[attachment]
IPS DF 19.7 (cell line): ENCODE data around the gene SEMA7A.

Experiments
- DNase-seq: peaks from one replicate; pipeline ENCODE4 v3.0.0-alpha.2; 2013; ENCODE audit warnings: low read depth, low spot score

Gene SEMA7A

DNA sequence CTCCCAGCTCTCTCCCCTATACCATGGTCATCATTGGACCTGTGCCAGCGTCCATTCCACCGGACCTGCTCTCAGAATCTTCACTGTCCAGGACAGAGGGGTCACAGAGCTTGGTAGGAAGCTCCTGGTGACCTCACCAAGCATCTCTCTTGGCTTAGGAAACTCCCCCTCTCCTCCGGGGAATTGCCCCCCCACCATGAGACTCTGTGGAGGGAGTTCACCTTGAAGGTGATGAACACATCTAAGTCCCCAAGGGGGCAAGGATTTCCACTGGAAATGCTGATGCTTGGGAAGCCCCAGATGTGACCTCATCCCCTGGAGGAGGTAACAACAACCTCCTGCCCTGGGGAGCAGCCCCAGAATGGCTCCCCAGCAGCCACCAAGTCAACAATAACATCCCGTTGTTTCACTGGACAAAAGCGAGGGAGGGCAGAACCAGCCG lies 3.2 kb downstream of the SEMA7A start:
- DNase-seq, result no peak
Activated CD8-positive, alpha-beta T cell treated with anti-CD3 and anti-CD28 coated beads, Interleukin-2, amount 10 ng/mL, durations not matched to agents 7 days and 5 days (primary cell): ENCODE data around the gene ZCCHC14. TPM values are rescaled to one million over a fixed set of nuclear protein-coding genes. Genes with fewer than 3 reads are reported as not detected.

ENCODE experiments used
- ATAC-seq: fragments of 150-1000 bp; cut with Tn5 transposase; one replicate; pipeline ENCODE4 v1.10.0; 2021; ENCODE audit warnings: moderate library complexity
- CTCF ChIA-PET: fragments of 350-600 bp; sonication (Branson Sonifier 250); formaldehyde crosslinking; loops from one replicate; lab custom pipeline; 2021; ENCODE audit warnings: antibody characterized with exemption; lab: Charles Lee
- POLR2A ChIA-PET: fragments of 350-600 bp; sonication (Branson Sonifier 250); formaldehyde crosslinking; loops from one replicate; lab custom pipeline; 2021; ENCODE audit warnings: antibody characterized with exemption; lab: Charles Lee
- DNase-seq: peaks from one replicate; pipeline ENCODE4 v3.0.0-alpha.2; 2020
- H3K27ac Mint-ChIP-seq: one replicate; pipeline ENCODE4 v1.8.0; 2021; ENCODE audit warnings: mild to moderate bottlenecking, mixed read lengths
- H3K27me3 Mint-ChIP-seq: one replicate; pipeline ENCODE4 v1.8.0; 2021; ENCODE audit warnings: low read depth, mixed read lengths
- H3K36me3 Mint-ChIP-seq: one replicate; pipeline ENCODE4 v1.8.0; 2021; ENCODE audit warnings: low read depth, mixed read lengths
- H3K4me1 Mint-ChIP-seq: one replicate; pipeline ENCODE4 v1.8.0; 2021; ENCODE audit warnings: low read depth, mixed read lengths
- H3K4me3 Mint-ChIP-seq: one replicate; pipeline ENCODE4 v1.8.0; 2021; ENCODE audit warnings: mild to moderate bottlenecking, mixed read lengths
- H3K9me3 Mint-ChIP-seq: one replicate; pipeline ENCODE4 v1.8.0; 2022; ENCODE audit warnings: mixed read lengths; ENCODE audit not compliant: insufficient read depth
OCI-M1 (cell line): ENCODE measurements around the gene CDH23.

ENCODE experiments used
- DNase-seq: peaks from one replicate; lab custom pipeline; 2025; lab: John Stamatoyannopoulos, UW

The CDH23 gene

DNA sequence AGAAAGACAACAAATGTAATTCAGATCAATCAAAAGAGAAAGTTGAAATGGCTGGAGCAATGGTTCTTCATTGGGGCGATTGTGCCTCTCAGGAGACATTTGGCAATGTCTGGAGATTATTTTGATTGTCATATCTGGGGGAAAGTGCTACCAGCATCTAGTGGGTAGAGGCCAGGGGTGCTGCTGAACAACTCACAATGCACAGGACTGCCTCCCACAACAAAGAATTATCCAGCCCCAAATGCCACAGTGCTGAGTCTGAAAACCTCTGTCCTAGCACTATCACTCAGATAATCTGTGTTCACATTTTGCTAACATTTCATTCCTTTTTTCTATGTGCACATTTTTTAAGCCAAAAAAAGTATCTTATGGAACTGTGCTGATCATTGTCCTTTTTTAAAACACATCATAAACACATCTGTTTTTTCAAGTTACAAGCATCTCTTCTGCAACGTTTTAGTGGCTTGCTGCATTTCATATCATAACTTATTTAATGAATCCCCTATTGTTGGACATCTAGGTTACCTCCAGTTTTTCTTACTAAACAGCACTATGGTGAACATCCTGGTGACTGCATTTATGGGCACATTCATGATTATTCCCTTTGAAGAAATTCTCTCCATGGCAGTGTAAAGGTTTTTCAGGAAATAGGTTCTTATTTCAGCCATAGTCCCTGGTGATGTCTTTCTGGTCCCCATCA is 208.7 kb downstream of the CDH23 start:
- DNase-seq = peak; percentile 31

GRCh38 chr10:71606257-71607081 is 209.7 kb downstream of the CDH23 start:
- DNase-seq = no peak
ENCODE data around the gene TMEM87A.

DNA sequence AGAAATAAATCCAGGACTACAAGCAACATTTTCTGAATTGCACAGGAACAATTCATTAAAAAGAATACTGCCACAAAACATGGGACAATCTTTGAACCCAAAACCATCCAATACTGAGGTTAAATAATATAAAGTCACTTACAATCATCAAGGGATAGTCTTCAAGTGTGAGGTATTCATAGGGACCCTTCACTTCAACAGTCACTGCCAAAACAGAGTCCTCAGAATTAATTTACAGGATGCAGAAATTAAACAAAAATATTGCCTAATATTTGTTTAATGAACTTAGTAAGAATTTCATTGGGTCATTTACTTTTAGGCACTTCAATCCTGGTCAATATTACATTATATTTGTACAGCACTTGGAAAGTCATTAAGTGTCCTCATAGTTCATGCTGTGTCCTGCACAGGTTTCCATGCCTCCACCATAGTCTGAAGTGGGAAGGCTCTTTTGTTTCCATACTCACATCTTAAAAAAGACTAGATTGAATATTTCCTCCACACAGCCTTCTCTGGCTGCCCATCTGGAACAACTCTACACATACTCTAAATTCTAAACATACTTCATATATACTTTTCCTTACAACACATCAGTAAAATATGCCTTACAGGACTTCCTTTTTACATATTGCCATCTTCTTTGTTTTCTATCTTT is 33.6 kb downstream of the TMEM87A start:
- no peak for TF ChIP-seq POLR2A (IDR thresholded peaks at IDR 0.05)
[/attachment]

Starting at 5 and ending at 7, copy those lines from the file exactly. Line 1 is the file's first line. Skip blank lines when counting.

DNA sequence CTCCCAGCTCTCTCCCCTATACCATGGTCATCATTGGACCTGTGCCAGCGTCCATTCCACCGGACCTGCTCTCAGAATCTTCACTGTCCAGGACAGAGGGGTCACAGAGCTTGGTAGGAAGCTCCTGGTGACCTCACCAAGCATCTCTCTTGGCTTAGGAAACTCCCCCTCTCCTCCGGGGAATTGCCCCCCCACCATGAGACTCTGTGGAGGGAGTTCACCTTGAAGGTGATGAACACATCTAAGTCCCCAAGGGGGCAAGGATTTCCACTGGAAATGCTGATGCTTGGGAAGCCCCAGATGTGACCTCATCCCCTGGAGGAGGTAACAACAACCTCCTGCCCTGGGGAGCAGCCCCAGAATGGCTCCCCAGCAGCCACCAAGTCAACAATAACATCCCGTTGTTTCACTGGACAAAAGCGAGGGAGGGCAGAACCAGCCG lies 3.2 kb downstream of the SEMA7A start:
- DNase-seq, result no peak
Activated CD8-positive, alpha-beta T cell treated with anti-CD3 and anti-CD28 coated beads, Interleukin-2, amount 10 ng/mL, durations not matched to agents 7 days and 5 days (primary cell): ENCODE data around the gene ZCCHC14. TPM values are rescaled to one million over a fixed set of nuclear protein-coding genes. Genes with fewer than 3 reads are reported as not detected.